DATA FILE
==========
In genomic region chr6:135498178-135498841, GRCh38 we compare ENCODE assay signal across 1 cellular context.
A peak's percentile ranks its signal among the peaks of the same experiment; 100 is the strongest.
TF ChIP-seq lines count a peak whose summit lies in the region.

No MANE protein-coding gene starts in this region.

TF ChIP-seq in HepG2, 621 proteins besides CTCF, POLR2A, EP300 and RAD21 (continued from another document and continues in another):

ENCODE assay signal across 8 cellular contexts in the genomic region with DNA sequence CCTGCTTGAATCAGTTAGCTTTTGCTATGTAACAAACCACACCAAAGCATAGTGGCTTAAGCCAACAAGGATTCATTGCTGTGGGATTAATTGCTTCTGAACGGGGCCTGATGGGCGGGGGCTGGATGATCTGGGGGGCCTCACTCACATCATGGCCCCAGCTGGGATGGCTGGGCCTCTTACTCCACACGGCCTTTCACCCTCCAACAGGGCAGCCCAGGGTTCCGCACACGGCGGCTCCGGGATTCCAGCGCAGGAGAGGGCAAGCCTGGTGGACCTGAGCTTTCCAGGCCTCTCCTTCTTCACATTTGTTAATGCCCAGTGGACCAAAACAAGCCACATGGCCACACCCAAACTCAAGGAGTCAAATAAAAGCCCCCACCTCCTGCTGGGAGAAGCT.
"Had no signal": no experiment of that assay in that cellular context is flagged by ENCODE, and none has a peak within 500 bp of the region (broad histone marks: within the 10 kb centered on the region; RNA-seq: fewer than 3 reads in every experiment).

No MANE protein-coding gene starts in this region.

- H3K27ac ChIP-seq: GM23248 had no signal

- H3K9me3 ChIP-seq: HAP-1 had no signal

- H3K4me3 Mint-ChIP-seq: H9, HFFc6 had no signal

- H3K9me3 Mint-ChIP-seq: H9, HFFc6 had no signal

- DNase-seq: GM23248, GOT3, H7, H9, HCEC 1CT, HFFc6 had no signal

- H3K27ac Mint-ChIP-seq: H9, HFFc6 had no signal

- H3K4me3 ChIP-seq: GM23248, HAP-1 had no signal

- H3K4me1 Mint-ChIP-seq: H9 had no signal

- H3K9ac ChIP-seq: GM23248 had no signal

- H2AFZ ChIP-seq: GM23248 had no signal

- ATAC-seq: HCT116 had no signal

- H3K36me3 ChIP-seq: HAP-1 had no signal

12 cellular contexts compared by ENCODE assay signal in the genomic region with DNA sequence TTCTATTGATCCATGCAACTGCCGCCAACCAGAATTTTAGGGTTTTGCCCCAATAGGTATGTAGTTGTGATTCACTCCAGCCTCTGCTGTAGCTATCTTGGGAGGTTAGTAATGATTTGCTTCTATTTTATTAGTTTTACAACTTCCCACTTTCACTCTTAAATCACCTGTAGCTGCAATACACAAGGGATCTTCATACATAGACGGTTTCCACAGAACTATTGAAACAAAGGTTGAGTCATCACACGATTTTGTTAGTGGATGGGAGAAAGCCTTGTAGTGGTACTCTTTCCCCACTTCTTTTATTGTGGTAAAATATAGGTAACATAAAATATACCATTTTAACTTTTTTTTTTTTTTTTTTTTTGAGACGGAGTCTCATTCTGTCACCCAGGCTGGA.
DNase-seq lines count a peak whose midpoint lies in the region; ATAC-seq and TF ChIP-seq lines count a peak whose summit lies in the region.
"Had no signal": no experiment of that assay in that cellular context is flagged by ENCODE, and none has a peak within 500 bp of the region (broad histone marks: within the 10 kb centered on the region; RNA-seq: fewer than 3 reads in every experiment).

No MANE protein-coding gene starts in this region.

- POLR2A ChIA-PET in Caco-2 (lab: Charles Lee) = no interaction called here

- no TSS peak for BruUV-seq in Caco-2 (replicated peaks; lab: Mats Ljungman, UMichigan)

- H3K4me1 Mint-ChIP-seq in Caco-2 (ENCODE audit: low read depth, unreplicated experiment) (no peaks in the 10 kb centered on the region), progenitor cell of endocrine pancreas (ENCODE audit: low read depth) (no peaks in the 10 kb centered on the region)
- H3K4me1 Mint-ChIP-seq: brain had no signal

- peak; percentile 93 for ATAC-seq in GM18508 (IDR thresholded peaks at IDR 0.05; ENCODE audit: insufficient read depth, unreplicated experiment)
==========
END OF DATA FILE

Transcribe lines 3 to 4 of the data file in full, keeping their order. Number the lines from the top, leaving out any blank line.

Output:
TF ChIP-seq lines count a peak whose summit lies in the region.

No MANE protein-coding gene starts in this region.